The TRUE cost of GPS systems

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Buckeye

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Lots of threads about which GPS system is best/cheapest/easiest/etc. Many responses have caveats like "well, I already have an iPhone, so such and such system is cheaper." To baseline all products at the same starting point, I made this table showing all the necessary hardware/software required to operate a few different GPS systems. This table assumes you are starting from scratch, with no previous products, no computer, no mobile phone, nada. Other assumptions:

1. GPS transmitters and receivers are the lowest-priced offerings from the vendor's websites
2. Cost of batteries, battery chargers, special antennas, enclosures, cases, wiring, switches, etc. are not included
3. Cost of phones, handhelds, and computers are rough minimums found on EBay for refurb devices.
4. I broke out the systems into two sections: where the rocket is located, and how to navigate to it. It is an important distinction.

I have personally used 5 of the 7 configurations shown here. There are probably a dozen more options out there.

gps.cost.png
 
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PayLoad

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Would love to see where Aim Xtra fits in there, which (for the moment) is my go-to
 

Dustin Lobner

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Eggfinder was my thought...would love to the savings, if any, from DIY. Just ordered one yesterday, lol.
 

cerving

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Remember that we have both "dongle" receivers and a handheld LCD-display receiver, and you can add a GPS to the LCD receiver to make it a fully self-contained tracker, no other devices requried. Be sure to compare apples-to-apples...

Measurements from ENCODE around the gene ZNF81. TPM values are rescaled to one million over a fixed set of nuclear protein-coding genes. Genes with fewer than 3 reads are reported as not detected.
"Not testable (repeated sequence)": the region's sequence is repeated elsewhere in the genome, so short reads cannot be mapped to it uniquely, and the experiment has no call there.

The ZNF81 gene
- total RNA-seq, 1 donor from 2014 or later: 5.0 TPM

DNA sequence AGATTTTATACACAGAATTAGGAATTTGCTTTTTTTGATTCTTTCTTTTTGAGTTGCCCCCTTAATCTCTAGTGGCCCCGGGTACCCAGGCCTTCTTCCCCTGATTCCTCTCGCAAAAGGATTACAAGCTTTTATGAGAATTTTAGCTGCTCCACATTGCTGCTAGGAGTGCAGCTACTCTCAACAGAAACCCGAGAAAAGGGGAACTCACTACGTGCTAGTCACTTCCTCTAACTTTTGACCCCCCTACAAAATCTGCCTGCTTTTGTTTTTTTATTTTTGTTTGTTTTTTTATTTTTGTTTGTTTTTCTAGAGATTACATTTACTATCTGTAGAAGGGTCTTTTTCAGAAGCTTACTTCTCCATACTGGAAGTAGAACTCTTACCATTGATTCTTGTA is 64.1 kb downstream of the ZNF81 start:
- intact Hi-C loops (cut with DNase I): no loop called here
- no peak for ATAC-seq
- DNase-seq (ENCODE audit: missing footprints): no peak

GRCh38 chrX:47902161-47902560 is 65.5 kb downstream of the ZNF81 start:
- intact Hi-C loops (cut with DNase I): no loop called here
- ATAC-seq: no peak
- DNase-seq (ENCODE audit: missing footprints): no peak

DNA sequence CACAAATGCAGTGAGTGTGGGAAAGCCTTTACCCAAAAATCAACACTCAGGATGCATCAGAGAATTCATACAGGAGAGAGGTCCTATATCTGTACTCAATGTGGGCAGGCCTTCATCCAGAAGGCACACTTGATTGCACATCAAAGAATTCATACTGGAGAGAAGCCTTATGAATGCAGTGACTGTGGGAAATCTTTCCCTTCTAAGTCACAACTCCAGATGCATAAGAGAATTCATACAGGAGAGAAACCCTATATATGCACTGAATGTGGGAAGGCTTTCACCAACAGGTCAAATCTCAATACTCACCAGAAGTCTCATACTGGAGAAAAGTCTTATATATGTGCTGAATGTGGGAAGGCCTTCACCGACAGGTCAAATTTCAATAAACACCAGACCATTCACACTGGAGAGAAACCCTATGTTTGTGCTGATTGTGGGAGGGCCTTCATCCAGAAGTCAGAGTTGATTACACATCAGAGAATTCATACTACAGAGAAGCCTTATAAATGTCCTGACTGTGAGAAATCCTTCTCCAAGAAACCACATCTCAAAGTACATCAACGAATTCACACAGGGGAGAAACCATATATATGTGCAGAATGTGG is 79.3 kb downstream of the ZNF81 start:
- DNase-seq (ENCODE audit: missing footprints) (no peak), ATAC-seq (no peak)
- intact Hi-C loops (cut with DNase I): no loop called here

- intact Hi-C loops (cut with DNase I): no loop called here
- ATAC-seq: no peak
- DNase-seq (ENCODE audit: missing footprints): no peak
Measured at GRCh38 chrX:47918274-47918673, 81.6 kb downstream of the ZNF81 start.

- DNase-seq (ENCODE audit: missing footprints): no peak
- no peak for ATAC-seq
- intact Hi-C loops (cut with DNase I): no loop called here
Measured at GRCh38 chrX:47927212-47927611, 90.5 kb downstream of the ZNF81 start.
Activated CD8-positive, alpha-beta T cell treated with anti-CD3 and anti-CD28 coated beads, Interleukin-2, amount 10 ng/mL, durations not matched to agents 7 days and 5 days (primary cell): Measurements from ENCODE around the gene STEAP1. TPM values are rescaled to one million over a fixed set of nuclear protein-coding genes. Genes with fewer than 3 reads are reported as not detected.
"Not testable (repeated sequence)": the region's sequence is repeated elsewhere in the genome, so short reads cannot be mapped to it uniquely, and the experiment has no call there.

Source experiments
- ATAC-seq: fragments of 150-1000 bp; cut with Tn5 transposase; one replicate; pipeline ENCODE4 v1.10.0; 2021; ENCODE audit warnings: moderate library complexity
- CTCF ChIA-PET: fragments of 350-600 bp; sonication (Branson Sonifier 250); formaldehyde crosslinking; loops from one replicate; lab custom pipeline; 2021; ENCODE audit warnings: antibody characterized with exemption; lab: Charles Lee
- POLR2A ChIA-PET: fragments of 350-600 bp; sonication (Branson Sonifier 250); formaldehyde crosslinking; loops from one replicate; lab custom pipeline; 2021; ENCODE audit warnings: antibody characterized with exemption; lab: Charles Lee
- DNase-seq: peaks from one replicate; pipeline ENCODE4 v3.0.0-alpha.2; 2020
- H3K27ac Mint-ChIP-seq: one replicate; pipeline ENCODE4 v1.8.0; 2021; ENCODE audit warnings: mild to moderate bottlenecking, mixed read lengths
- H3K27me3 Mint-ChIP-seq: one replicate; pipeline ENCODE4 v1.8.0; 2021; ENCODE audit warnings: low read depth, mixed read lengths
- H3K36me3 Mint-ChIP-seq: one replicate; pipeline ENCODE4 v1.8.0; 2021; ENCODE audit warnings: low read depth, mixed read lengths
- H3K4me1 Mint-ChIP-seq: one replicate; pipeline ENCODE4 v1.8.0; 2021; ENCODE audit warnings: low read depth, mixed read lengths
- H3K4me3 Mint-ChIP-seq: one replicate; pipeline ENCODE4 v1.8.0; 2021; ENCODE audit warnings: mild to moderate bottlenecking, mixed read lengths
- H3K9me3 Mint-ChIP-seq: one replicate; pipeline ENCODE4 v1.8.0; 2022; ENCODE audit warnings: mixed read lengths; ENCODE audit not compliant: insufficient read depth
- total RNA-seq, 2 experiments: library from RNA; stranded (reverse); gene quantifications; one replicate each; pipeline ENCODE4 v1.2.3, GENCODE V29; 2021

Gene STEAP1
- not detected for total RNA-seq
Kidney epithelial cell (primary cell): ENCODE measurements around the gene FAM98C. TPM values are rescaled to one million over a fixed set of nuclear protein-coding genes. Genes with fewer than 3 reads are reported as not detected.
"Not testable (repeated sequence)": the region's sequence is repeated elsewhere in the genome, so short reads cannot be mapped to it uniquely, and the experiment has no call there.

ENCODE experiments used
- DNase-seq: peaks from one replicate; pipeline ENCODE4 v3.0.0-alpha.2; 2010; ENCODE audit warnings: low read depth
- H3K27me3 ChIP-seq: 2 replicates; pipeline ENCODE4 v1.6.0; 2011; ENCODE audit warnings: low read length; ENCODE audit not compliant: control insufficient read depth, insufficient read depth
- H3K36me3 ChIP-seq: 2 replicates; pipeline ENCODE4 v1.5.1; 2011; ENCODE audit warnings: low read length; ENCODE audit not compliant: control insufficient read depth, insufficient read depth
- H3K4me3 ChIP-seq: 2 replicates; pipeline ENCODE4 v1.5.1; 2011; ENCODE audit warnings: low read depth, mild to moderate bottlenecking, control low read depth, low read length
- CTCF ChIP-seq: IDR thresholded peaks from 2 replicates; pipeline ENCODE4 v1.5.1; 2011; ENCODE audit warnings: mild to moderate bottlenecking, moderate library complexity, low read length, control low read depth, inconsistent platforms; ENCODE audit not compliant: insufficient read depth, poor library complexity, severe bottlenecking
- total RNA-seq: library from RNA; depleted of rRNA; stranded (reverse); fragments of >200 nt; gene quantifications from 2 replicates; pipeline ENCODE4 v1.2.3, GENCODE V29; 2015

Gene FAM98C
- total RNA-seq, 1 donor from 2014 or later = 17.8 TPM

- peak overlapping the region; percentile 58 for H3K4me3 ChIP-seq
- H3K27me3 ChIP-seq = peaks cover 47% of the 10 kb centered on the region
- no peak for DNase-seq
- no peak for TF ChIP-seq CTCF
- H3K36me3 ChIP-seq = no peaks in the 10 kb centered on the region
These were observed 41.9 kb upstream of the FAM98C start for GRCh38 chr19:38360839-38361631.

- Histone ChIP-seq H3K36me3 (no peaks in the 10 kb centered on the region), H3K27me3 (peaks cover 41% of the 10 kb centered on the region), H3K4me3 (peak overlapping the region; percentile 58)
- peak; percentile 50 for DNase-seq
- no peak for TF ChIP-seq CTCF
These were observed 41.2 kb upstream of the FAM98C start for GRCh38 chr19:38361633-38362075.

Buckeye

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No Eggfinder?
Like I mentioned, this wasn't an all encompassing list. I don't have Eggfinders, so I am not 100% sure how they are used, and didn't want to make a mistake. I'll gladly post the spreadsheet if others want to add on!

Be sure to compare apples-to-apples...
This was exactly my motivation for this comparison chart.
 
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Buckeye

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Would love to see where Aim Xtra fits in there, which (for the moment) is my go-to
That was an easy one to add!

gps.cost.2.png

Of course, my analysis considers only 2 features: reporting the rocket position, and then getting to it. These systems may do additional things which may be reflected in their cost.
 

dvdsnyd

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Already been mentioned, but no Eggfinder?
In reality, they have the most options given size/cost constraints.
Yes, you have to put the kits together, but Cris is one of the best vendors in the business, offering quick and concise help!
I just swiped these from his site - Basic starter kit options.

For full tracking with LCD hand held which helps point to location of the rocket -
For Easiest Tracking… the Whole Enchilada ($177, $182 with Mini transmitter)
Eggfinder LCD Starter Set (TX GPS transmitter & LCD receiver)
Eggfinder LCD-GPS Module
External Antenna/Connector
Data Cable

For Easy Tracking with a nav app on your phone/tablet ($137, $142 with Mini transmitter):
Eggfinder LCD Starter Set (TX GPS transmitter & LCD receiver)
External Antenna/Connector
Data Cable

Basic Bluetooth Package for use with your Android Device ($98, $103 with Mini transmitter):
Eggfinder Starter Set w/Bluetooth (TX GPS transmitter & RX Bluetooth receiver)
Eggfinder RX Case/Hardware/Battery Box Package

Basic USB Cabled Package for use with your laptop ($90, $95 with Mini transmitter):
Eggfinder Starter Set w/USB Cable (TX GPS transmitter & RX USB receiver)
 

n27sb

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Note, Sadly the MotionX App is no longer available but there are many alternatives listed and discussed here:


I personally like the LCD/GPS Tracker option that Cris has.
 

KenECoyote

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Having built and used the Eggfinder years ago (been out of the hobby for 5-6 years), I can say it works well and was at a GREAT price. However one price not mentioned is that learning to build it yourself and learning about building small electronics kits from a vendor with fantastic support...PRICELESS for me. :)
 

heada

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Like I mentioned, this wasn't an all encompassing list. I don't have Eggfinders, so I am not 100% sure how they are used, and didn't want to make a mistake. I'll gladly post the spreadsheet if others want to add on!



This was exactly my motivation for this comparison chart.